Behavioral characteristics are a major determinant of board effectiveness. Effective directors do not hesitate to ask the hard questions, work well with others, understand the industry, provide valuable input, are available when needed, are alert and inquisitive, have relevant business knowledge, contribute to committee work, attend meetings regularly, speak out appropriately at board meetings, prepare for meetings, and make meaningful contributions.
The NYSE recommends that director qualification standards be included in the company’s corporate governance guidelines. Companies sometimes include other substantive qualifications, such as policies limiting the number of other boards on which a director may serve and director tenure, retirement, and succession. The chairman of the nominating committee should certify in the proxy that the committee has reviewed the qualifications of each director—both standing for election and on the board generally. Finally, every director should receive appropriate training, including his or her duties as a director when he or she is first appointed to the board. This should include an orientation-training program to ensure that incoming directors are familiar with the company’s business and governance practices. Equally important, directors should receive ongoing training, particularly on relevant new laws, regulations, and changing commercial risks, as needed.
In the aftermath of Sarbanes-Oxley, the stock exchanges mandated that boards of public companies and key committees, such as the audit committee, evaluate their own performance annually. Since there is no mandated or standard approach for such an evaluation, boards should select a process that best fits their needs. At a minimum, the director performance evaluation process should ensure that each director meets the board’s qualifications for membership when the director is nominated or renominated to the board. Evaluation of the board and committees should also determine whether each has fulfilled its basic, required functions.For additional thoughts on this subject, see Anderson (2006).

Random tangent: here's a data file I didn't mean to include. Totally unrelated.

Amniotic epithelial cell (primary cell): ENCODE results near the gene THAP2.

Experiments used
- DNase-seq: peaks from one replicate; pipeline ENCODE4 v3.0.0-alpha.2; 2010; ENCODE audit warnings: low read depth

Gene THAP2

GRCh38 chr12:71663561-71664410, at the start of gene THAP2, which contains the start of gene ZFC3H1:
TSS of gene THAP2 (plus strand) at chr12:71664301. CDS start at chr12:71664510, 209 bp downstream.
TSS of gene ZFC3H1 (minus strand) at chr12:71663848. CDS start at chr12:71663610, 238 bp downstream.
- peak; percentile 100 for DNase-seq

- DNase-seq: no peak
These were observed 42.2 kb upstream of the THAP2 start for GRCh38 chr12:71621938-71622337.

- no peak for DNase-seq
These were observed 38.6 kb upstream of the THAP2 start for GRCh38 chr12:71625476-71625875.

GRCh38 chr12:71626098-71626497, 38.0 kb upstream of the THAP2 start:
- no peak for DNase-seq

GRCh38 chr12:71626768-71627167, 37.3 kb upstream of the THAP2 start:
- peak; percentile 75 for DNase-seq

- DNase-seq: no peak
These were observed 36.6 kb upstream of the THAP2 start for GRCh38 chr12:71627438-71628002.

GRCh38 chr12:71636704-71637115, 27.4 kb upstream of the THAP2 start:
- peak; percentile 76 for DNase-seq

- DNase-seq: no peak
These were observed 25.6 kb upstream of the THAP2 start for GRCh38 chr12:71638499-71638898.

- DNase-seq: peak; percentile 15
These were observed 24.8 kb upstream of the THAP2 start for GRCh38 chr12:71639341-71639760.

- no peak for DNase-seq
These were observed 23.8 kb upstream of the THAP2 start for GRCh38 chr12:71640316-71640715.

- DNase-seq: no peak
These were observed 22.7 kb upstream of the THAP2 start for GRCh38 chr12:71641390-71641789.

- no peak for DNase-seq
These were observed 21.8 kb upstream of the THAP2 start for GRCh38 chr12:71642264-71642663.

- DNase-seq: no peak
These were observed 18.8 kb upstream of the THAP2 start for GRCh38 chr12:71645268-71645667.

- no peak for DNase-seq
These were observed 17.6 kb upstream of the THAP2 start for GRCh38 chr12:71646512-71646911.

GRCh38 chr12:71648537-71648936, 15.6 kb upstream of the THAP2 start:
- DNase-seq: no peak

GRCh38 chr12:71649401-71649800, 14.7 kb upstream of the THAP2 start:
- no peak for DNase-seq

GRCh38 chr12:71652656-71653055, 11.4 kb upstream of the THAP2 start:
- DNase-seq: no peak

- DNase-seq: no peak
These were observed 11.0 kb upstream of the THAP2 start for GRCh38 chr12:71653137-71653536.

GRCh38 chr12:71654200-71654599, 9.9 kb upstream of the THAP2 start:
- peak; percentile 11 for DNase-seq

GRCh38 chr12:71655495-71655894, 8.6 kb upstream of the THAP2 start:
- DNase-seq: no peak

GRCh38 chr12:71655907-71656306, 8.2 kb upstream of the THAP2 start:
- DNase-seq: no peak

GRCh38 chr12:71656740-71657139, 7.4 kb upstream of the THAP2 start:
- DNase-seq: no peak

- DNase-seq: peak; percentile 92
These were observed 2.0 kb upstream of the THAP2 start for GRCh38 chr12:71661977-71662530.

In designing a suitable process, questions, such as, Why are we doing this? What areas do we need to focus on? How can we receive valid feedback? How can we act on that feedback to make a difference? Where can we find the required expertise, internally and externally? Who do we want to handle, analyze, and provide feedback to the board? To the chairman or lead director? To the CEO? To committees? To individual directors? must first be answered.
Many boards are not sufficiently aware of the type of expertise that is available to assist them in board evaluation and development. As a result, they may overestimate their own capabilities in this area and underestimate the value of external resources. One place for boards to turn is their internal or external counsel. A number of law firms are broadening their scope of service to include board evaluation. This makes sense in a litigious environment where the fear of shareholder lawsuits has arisen and where directors may be worried that the information revealed in a board evaluation process may make them more vulnerable. Retaining legal counsel to perform the evaluation may reduce this fear by having counsel assert privilege over such matters. However, even without legal privilege being asserted by counsel over the evaluation process and its documents, courts are likely to have a more favorable view of a board that chooses to take a tough look at how it can do better, documents the process intelligently, and acts on what it finds rather than one that does not evaluate itself at all.
Others may bring more important skills to the table. For example, professionals in industrial and organizational psychology often have relevant training. Depending upon a board’s likelihood of being involved in litigation, it may be advisable to ask external counsel to work collaboratively with external experts specializing in board and director performance effectiveness.
While there is no single, best approach to board evaluation, best practice suggests that an effective board and director evaluation process is (a) controlled by the board itself—not by management or outside consultants; (b) confidential and collegial—it should foster an atmosphere of candor and trust; (c) led by a champion—alternatives include the non-CEO chairman, the lead independent director or equivalent, or the chair of the nominating and governance committee; and (d) focused on identifying areas of improvement—in areas such as creating a balance of power between the board and management, focusing the board more on long-term strategy, more effectively fulfilling the board’s oversight responsibilities, the adequacy of committee structures, and updating the evaluation process itself.
A good process also evaluates individual director performance—through self-assessment and peer review. This should include consideration of independence, level of contribution, and attendance; take specific board roles into account; and provide a basis for determining the suitability of a director’s reelection.